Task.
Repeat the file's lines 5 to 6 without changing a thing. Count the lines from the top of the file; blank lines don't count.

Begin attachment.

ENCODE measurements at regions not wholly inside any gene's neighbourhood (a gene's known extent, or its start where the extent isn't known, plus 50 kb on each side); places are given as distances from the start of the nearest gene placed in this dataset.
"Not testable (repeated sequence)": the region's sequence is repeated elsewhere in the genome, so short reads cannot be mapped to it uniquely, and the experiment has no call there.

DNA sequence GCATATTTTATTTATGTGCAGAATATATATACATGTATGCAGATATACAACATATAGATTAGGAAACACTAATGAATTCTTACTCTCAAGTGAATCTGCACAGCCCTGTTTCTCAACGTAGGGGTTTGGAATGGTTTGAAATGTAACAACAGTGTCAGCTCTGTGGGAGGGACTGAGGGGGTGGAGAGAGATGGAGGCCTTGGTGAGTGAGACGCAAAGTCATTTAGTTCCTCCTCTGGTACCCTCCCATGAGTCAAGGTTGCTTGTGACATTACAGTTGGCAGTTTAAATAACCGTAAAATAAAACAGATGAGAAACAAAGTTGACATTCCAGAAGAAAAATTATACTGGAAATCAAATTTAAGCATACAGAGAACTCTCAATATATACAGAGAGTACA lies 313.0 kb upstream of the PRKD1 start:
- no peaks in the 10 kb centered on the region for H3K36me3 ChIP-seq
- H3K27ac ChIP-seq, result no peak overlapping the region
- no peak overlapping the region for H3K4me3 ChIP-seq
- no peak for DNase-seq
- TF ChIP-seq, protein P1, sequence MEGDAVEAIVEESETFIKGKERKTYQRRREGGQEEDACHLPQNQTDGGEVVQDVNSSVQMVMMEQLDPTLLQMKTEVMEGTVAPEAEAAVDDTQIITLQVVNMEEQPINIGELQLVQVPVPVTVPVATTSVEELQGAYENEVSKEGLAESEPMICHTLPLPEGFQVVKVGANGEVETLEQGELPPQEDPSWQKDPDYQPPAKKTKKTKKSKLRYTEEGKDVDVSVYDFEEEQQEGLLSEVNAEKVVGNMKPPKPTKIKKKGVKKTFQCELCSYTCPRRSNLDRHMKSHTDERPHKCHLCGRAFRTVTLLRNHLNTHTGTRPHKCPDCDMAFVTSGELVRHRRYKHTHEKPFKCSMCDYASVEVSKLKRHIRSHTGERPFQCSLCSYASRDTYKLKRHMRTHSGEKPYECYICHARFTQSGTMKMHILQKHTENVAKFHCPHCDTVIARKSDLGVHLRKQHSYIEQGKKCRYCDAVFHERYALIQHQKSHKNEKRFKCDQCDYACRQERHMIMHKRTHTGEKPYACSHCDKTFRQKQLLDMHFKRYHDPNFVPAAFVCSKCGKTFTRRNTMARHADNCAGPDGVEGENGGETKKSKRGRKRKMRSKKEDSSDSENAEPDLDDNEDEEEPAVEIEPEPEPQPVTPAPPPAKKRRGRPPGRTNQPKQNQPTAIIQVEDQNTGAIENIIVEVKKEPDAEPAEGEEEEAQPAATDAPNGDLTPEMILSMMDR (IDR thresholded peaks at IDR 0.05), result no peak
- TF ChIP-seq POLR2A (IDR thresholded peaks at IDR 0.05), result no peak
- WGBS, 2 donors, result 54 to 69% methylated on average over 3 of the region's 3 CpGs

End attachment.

- H3K27ac ChIP-seq, result no peak overlapping the region
- no peak overlapping the region for H3K4me3 ChIP-seq